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Barney Frank is right, immigration reform must move forward

Why? Because the lesbian, gay, bisexual, transgender and queer (LGBTQ) community is more than binational same-sex couples. We are families and individuals, professionals and students, adults and children, neighbors and friends. We are people. And for all Americans, including the LGBTQ community, much remains at stake in the immigration bill.

Through partnerships with extraordinary advocates such as the National Queer Asian Pacific Islander Alliance, the Massachusetts Area South Asian Lambda Association and the Queer Asian Pacific-Islander Alliance, we have seen and heard stories from our extensive LGBTQ family that demonstrate how urgently we need immigration reform.

{mosads}We know from these stories that we are asylum seekers, who have come to America to seek refuge from persecution, violence and death merely because of our sexual orientation, gender identity and gender expression.

We are DREAMers – immigrants who were brought here at a young age and have chosen to pursue higher education or military service – seeking the opportunity to realize the promise of the only country we’ve ever known.

We are detainees who face harsh and inhumane treatment, such as extended solitary confinement, just because of who we are.

We are 267,000 of the 11 million undocumented immigrants that urgently need comprehensive immigration reform.

It is because of these stories that we stand with all immigrants in fighting for this bill’s passage, even as we continue to work to improve it.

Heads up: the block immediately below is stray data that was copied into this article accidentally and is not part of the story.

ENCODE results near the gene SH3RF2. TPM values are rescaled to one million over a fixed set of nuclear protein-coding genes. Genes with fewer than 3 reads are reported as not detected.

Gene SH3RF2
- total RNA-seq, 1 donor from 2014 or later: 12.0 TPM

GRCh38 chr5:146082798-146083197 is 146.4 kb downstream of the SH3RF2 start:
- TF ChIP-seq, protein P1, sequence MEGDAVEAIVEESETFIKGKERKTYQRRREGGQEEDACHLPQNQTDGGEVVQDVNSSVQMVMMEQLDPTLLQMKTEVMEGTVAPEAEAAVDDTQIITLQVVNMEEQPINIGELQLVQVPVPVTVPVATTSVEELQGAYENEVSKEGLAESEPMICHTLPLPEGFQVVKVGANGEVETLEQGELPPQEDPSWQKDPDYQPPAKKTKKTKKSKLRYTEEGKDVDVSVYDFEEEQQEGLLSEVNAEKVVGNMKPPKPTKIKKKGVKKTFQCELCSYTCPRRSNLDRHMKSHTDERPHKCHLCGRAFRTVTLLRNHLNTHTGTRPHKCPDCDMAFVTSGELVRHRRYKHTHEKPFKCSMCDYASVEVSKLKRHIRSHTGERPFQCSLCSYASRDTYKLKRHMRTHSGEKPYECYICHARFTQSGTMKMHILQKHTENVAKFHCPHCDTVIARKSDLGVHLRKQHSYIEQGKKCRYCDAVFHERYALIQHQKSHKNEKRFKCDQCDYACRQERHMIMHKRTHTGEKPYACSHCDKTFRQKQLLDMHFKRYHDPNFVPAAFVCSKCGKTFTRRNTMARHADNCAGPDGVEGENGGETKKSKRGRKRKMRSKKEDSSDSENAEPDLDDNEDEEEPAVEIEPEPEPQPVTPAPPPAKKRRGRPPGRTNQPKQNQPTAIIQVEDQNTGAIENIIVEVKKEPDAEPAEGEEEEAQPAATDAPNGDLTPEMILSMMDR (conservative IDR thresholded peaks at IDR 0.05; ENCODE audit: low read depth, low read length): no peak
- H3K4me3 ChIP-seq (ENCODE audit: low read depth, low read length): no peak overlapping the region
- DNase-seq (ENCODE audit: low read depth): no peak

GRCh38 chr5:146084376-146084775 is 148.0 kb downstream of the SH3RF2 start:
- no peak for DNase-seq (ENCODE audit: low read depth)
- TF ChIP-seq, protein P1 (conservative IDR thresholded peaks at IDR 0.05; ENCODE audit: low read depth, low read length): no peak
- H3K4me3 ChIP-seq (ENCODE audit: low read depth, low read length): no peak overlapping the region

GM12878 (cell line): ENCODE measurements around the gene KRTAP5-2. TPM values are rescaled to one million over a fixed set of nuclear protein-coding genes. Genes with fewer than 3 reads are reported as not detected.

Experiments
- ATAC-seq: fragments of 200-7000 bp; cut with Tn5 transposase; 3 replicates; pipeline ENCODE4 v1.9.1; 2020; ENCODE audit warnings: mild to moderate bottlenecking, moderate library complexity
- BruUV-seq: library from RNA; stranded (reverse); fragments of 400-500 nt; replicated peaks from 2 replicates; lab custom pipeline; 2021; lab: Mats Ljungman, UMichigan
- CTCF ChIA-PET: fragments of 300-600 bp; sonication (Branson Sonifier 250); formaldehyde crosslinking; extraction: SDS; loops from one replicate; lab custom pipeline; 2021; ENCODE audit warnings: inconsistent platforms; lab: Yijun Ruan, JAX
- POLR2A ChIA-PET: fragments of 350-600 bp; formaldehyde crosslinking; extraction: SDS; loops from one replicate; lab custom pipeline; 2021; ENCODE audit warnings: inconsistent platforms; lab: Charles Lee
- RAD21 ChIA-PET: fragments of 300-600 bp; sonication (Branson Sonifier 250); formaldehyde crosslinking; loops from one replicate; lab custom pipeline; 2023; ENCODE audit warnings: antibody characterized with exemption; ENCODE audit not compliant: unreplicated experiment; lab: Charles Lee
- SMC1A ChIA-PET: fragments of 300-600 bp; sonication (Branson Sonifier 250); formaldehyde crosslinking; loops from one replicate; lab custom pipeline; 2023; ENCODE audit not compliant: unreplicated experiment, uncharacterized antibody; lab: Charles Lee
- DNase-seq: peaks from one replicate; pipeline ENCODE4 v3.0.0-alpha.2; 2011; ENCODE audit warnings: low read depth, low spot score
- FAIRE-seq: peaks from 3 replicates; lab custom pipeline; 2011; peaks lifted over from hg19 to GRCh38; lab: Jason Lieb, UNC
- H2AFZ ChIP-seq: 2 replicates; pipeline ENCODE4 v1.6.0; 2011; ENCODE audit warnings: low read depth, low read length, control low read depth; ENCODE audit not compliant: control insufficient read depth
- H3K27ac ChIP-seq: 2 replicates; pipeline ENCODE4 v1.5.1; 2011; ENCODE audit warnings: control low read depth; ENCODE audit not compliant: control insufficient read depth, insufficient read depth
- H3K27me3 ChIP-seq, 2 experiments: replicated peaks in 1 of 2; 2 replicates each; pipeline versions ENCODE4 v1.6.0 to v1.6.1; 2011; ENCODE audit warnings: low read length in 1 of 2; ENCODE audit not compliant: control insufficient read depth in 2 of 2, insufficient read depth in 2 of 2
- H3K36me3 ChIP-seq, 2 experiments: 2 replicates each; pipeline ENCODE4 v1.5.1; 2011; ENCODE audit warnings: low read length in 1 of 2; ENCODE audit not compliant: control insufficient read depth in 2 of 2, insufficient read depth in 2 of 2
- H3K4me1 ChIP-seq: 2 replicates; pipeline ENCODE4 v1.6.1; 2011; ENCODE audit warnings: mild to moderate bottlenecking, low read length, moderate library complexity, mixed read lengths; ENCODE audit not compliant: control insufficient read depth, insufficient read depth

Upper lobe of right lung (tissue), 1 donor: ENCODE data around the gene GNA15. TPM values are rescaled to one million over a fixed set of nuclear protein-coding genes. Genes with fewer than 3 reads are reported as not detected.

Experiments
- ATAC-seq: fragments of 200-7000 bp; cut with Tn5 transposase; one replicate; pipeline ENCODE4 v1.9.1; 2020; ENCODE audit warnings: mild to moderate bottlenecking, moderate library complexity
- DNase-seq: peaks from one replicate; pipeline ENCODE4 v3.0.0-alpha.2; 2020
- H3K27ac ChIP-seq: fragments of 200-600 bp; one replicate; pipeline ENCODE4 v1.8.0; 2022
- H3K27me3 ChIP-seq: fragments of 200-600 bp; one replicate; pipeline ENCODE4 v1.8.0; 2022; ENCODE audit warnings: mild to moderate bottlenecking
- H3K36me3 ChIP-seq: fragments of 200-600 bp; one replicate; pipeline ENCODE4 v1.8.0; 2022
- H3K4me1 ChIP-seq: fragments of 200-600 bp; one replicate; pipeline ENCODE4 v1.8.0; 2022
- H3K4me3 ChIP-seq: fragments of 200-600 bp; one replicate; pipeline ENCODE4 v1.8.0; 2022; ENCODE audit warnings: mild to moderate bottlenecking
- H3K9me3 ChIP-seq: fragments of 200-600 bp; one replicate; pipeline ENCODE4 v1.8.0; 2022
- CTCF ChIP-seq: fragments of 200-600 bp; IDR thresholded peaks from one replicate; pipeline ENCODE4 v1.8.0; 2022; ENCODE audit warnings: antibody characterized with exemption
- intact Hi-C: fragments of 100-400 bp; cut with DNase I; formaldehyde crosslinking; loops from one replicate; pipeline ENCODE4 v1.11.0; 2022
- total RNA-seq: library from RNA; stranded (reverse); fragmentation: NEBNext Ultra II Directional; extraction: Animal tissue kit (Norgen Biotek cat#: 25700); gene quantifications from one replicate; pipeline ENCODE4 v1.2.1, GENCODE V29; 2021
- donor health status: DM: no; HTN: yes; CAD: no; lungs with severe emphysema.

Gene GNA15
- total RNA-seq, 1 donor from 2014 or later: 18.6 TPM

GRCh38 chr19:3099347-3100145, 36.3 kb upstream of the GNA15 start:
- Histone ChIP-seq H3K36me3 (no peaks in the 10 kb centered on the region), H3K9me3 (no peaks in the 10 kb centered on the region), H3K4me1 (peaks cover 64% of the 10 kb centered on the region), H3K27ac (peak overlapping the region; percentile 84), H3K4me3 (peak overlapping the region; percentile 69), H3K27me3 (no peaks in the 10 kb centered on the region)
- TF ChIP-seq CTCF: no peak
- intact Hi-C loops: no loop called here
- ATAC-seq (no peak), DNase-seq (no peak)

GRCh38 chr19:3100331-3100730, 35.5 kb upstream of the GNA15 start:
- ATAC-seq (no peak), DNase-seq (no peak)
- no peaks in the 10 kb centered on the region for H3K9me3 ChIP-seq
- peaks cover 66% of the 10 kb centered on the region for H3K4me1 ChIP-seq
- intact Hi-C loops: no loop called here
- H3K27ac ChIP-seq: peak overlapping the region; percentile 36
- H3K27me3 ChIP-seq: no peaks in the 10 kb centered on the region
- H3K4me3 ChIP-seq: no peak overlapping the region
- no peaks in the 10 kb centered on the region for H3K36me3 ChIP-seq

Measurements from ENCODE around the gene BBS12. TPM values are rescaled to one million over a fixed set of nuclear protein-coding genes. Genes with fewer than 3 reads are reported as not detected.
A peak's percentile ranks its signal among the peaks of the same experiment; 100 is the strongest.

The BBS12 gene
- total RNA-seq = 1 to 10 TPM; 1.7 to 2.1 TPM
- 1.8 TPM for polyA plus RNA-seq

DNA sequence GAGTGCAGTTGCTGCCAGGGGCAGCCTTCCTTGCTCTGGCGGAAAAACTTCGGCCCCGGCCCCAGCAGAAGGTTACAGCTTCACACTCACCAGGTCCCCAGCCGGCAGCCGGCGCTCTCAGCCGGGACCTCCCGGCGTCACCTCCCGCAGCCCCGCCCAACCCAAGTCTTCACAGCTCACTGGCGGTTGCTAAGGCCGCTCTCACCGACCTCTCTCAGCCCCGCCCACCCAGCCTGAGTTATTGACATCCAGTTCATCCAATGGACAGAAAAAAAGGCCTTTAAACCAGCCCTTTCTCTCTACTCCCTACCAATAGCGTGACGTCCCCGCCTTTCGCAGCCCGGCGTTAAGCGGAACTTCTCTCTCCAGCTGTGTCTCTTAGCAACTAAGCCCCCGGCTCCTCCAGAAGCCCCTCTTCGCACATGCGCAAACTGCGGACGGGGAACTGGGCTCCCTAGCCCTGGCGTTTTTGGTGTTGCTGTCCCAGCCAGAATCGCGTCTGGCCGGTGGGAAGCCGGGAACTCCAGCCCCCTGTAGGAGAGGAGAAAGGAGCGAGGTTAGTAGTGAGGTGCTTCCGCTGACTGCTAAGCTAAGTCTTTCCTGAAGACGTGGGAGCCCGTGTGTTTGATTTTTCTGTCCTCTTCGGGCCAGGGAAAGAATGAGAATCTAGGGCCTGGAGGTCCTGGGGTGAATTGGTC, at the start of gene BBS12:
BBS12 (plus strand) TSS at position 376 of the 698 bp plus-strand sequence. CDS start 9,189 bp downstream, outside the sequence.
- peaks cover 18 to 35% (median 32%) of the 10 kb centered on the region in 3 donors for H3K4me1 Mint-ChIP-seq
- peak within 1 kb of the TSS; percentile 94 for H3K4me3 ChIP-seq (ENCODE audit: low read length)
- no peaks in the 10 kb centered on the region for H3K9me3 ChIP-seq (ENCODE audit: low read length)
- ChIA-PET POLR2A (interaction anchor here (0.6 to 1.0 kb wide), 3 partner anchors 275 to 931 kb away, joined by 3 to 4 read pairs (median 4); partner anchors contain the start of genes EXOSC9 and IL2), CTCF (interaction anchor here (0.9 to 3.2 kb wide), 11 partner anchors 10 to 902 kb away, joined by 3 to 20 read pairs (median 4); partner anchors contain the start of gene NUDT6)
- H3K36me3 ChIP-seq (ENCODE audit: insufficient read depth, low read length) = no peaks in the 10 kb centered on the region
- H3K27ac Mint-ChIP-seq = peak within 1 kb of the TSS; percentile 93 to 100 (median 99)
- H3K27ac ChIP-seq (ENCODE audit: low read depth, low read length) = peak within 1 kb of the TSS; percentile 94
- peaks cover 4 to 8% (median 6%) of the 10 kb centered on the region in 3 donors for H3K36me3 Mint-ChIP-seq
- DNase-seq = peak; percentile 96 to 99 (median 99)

The current Senate reform proposal addresses many issues that will particularly benefit LGBTQ people, such as eliminating the one-year bar on applying for asylum, providing protections for DREAMers, and improving conditions for people held in detention facilities.

Beyond these advances, there is more room for improvement. We will not give up trying to get protections for binational same-sex couples. We must also uphold our commitment to ensuring that this legislation provides a pathway to citizenship, positions family unity at the heart of immigration law and policy, ends unjust detentions and deportations, maintains labor and employment rights, and promotes a dignified quality of life for border communities by agencies honoring civil and human rights protections. There is much left that is worth fighting for in immigration reform.

We agree with Barney Frank that it is unconscionable that lawmakers committed to equality, commonsense and humane immigration policy were forced to make a false choice between protecting the rights of same-sex binational couples and passing comprehensive immigration reform.

Yet, we remain committed to passing inclusive immigration reform, creating the most accessible pathway to citizenship possible, and opposing draconian amendments that would make immigrants permanent second-class citizens. This legislation is long overdue and a necessary step forward for all of us.

Kara S. Suffredini is the executive director of MassEquality and sits on the board of the Equality Federation – a national nonprofit organization.


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